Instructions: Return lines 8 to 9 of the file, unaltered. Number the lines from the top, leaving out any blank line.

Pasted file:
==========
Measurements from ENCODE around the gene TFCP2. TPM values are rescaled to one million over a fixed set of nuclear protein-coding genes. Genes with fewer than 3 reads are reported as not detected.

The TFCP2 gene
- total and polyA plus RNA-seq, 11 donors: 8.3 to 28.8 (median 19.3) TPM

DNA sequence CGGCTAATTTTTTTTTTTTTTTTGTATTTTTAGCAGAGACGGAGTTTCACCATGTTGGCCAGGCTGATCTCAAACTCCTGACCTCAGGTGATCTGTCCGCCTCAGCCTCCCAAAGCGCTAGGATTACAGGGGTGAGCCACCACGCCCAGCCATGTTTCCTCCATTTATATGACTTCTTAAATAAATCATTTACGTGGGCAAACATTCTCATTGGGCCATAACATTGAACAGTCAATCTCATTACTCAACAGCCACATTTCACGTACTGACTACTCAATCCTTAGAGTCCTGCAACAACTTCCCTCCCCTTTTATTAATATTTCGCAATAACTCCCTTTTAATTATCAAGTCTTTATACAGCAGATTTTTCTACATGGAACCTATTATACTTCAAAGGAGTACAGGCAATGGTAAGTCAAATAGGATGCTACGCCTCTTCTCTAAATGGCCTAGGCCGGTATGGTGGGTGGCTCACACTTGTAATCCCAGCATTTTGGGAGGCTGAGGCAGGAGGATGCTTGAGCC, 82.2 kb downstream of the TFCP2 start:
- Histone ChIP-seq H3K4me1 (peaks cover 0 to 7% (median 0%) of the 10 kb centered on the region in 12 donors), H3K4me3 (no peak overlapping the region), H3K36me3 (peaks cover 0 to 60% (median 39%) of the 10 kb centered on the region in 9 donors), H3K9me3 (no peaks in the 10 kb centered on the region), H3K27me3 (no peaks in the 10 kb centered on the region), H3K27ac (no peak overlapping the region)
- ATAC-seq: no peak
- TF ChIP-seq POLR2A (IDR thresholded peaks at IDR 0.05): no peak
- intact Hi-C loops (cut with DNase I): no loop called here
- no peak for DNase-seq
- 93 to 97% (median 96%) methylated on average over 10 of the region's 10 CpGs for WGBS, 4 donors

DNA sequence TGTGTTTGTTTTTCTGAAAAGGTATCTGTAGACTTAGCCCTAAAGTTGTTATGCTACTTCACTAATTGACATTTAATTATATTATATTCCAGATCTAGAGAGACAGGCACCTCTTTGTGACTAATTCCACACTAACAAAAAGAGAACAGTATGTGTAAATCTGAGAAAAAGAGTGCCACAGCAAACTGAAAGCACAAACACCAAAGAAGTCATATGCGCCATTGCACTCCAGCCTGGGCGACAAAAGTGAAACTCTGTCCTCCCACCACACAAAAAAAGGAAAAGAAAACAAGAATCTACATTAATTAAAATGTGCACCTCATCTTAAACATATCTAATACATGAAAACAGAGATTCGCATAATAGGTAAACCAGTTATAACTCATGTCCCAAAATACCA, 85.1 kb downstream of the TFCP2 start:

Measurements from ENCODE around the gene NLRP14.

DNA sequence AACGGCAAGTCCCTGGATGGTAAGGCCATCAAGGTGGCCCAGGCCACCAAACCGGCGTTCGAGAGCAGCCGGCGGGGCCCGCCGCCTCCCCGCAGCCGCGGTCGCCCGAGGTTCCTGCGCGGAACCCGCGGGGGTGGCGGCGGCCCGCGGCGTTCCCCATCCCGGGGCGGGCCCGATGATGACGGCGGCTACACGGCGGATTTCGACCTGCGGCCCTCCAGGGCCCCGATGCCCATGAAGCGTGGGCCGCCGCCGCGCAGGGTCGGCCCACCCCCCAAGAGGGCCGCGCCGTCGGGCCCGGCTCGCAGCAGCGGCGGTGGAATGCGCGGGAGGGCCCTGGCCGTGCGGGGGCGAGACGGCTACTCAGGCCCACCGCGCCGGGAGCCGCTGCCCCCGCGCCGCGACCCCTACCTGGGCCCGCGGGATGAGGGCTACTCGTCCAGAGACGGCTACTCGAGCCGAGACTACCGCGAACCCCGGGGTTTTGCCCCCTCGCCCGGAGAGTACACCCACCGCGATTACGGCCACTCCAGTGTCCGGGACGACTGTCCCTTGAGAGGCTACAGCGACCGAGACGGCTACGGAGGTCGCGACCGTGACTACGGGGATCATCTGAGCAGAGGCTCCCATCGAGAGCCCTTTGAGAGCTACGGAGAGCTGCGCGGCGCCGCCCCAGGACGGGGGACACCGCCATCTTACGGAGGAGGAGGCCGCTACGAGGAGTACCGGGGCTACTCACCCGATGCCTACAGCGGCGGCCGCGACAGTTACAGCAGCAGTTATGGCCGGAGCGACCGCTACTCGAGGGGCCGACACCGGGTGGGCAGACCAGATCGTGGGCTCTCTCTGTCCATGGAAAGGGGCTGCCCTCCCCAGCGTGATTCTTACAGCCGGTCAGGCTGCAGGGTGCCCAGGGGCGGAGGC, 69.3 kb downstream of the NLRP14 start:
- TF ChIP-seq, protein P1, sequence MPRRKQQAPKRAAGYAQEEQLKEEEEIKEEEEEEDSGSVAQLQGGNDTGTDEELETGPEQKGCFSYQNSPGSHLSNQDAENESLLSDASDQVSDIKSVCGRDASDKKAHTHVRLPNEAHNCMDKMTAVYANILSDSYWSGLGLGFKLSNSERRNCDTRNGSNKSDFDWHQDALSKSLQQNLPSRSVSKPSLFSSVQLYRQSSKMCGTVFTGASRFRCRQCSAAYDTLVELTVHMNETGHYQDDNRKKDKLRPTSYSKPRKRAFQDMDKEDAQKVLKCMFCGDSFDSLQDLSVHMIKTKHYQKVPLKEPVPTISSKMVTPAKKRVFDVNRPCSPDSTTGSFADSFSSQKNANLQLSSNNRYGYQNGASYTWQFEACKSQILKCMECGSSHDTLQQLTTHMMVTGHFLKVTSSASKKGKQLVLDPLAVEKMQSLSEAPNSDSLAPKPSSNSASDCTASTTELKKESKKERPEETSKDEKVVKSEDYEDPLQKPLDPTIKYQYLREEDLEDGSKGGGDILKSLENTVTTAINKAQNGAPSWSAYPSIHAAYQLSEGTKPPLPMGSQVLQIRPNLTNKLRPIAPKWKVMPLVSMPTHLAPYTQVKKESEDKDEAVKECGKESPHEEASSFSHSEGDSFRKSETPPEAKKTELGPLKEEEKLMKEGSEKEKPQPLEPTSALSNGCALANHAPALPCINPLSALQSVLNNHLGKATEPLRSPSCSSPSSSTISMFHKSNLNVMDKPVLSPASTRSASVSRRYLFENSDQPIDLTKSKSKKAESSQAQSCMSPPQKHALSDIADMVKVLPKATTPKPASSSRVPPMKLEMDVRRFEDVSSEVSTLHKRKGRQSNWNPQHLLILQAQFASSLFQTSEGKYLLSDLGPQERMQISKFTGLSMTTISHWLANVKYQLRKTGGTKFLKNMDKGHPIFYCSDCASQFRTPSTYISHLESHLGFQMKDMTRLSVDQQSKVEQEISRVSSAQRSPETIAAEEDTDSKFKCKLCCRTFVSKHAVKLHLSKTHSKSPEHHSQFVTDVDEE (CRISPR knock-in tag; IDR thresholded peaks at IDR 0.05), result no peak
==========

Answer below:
- intact Hi-C loops (cut with DNase I): no loop called here
- no peak for DNase-seq